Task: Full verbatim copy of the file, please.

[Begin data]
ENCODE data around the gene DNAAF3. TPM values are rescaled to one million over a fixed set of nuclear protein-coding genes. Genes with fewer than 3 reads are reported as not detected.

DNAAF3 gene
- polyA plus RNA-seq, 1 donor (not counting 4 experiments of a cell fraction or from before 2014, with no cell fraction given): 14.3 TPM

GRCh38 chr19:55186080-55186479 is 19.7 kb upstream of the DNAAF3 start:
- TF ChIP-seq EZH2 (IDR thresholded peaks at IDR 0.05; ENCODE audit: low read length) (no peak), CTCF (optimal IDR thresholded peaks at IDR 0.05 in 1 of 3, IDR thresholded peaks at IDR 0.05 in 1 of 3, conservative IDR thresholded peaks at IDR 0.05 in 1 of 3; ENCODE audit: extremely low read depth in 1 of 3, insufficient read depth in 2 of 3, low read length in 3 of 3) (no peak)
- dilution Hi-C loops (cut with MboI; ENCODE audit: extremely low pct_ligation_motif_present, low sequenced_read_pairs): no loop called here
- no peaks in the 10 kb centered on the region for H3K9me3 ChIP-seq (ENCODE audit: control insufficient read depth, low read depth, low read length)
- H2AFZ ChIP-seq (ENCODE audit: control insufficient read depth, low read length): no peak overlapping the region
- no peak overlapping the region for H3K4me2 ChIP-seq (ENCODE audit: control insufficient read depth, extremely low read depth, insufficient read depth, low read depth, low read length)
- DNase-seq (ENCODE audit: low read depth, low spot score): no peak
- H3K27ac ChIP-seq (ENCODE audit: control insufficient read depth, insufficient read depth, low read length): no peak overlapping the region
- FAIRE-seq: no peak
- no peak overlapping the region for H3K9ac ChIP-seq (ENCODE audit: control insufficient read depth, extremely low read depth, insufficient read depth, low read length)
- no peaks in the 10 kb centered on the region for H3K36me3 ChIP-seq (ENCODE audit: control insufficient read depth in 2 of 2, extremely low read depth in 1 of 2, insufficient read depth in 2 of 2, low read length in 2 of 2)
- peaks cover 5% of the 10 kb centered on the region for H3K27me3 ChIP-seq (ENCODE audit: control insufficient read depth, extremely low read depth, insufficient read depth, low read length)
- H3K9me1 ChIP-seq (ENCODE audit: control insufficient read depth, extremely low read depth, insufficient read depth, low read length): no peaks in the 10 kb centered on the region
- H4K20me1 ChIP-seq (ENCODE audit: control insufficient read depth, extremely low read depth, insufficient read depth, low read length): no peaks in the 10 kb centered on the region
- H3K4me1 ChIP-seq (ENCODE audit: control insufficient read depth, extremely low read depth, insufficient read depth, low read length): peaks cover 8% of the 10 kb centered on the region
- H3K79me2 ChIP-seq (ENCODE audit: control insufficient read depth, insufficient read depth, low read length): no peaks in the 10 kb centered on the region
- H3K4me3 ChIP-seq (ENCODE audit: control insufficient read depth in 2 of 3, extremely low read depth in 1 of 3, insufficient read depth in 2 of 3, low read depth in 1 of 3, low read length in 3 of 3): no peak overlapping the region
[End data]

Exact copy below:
ENCODE data around the gene DNAAF3. TPM values are rescaled to one million over a fixed set of nuclear protein-coding genes. Genes with fewer than 3 reads are reported as not detected.

DNAAF3 gene
- polyA plus RNA-seq, 1 donor (not counting 4 experiments of a cell fraction or from before 2014, with no cell fraction given): 14.3 TPM

GRCh38 chr19:55186080-55186479 is 19.7 kb upstream of the DNAAF3 start:
- TF ChIP-seq EZH2 (IDR thresholded peaks at IDR 0.05; ENCODE audit: low read length) (no peak), CTCF (optimal IDR thresholded peaks at IDR 0.05 in 1 of 3, IDR thresholded peaks at IDR 0.05 in 1 of 3, conservative IDR thresholded peaks at IDR 0.05 in 1 of 3; ENCODE audit: extremely low read depth in 1 of 3, insufficient read depth in 2 of 3, low read length in 3 of 3) (no peak)
- dilution Hi-C loops (cut with MboI; ENCODE audit: extremely low pct_ligation_motif_present, low sequenced_read_pairs): no loop called here
- no peaks in the 10 kb centered on the region for H3K9me3 ChIP-seq (ENCODE audit: control insufficient read depth, low read depth, low read length)
- H2AFZ ChIP-seq (ENCODE audit: control insufficient read depth, low read length): no peak overlapping the region
- no peak overlapping the region for H3K4me2 ChIP-seq (ENCODE audit: control insufficient read depth, extremely low read depth, insufficient read depth, low read depth, low read length)
- DNase-seq (ENCODE audit: low read depth, low spot score): no peak
- H3K27ac ChIP-seq (ENCODE audit: control insufficient read depth, insufficient read depth, low read length): no peak overlapping the region
- FAIRE-seq: no peak
- no peak overlapping the region for H3K9ac ChIP-seq (ENCODE audit: control insufficient read depth, extremely low read depth, insufficient read depth, low read length)
- no peaks in the 10 kb centered on the region for H3K36me3 ChIP-seq (ENCODE audit: control insufficient read depth in 2 of 2, extremely low read depth in 1 of 2, insufficient read depth in 2 of 2, low read length in 2 of 2)
- peaks cover 5% of the 10 kb centered on the region for H3K27me3 ChIP-seq (ENCODE audit: control insufficient read depth, extremely low read depth, insufficient read depth, low read length)
- H3K9me1 ChIP-seq (ENCODE audit: control insufficient read depth, extremely low read depth, insufficient read depth, low read length): no peaks in the 10 kb centered on the region
- H4K20me1 ChIP-seq (ENCODE audit: control insufficient read depth, extremely low read depth, insufficient read depth, low read length): no peaks in the 10 kb centered on the region
- H3K4me1 ChIP-seq (ENCODE audit: control insufficient read depth, extremely low read depth, insufficient read depth, low read length): peaks cover 8% of the 10 kb centered on the region
- H3K79me2 ChIP-seq (ENCODE audit: control insufficient read depth, insufficient read depth, low read length): no peaks in the 10 kb centered on the region
- H3K4me3 ChIP-seq (ENCODE audit: control insufficient read depth in 2 of 3, extremely low read depth in 1 of 3, insufficient read depth in 2 of 3, low read depth in 1 of 3, low read length in 3 of 3): no peak overlapping the region